Somber searches resume as tornado outbreak leaves heartland reeling
An 'enormous outbreak' of at least 91 tornadoes tore into the Ohio and Tennessee Valleys Friday, the second major tornado system to rake across the heartland in the span of three days.
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This week, however, America saw two massive tornado-spewing systems move through the same part of the country in the span of three days. On Wednesday, a system that spawned more than 20 tornadoes killed 13 people in Kansas, Missouri, Illinois, and Tennessee, leveling parts of Harrisburg, Branson, Mo., and Harveyville, Kan.Skip to next paragraph
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On Friday, Doppler radar maps again were showing huge swaths of red, indicating intense atmospheric turbulence as spring-time warmth clashed with late-winter cold fronts, as sirens blared and Americans raced for cellars and other shelter.
Madison County, Ala., which took a direct hit last April, watched as another tornado took a similar trek through the county on Friday, injuring at least seven people.
As that system continued into eastern Tennessee, at least two tornadoes were spotted, one near Lookout Mountain on the Georgia border, injuring 29 people. The storm forced the Tennessee Valley Authority to power down the Sequoyah nuclear power plant to 70 percent power.
A tornado also left at least a possible eight-mile path of destruction in northeast Tennessee, stretching into Virginia, but damage assessments were not expected until after daybreak on Saturday.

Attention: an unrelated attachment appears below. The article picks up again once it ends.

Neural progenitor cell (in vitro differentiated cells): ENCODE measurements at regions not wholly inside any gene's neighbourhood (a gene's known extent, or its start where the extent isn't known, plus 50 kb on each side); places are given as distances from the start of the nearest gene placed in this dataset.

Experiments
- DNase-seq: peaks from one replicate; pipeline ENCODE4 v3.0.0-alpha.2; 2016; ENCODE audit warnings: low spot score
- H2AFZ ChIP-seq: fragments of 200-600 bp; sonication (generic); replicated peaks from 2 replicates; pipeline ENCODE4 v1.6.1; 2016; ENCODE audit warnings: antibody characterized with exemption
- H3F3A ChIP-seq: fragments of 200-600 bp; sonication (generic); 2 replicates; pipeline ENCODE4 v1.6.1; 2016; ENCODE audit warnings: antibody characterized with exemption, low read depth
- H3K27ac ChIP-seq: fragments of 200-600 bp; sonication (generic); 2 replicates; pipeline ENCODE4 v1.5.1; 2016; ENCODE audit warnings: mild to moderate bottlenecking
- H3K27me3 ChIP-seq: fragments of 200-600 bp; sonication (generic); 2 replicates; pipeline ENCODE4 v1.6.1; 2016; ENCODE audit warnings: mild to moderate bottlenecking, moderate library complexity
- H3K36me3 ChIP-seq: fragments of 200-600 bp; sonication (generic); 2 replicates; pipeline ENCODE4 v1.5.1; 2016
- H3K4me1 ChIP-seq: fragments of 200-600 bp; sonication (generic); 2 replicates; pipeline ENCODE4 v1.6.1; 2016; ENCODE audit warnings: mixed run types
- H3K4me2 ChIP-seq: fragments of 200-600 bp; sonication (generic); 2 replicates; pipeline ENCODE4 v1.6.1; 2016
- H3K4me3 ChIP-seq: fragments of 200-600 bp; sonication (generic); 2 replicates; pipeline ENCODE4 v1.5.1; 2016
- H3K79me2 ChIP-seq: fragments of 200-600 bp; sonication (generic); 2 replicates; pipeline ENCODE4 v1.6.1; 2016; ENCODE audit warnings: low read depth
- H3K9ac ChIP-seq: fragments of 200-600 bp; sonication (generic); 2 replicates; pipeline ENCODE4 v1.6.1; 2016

Multiple tornadoes descended on Indiana, where the small town of Marysville was flattened, the tornado sparing only the town's water tower. In Henryville, students who were about to be sent home were forced to huddle in hallways as a tornado damaged parts of the building. No one was injured.
"All of this happened in less than 30 seconds," Cory Thomas, a Hanover volunteer firefighter, told pal-item.com, a local news site.
In Kentucky, a tornado flattened the local fire house in Milton and flattened most of the small town of West Liberty, killing three and injuring 75. All the town's schools were destroyed, and local officials reporting that few recognizable structures remained in West Liberty.
"We may not be done yet," John Hart, a meteorologist at the Storm Prediction Center, told the AP.
Meteorologists drew comparisons between Friday's devastation to a "super outbreak" of tornadoes in 1974, that killed 63 people from southern Indiana to southern Kentucky.
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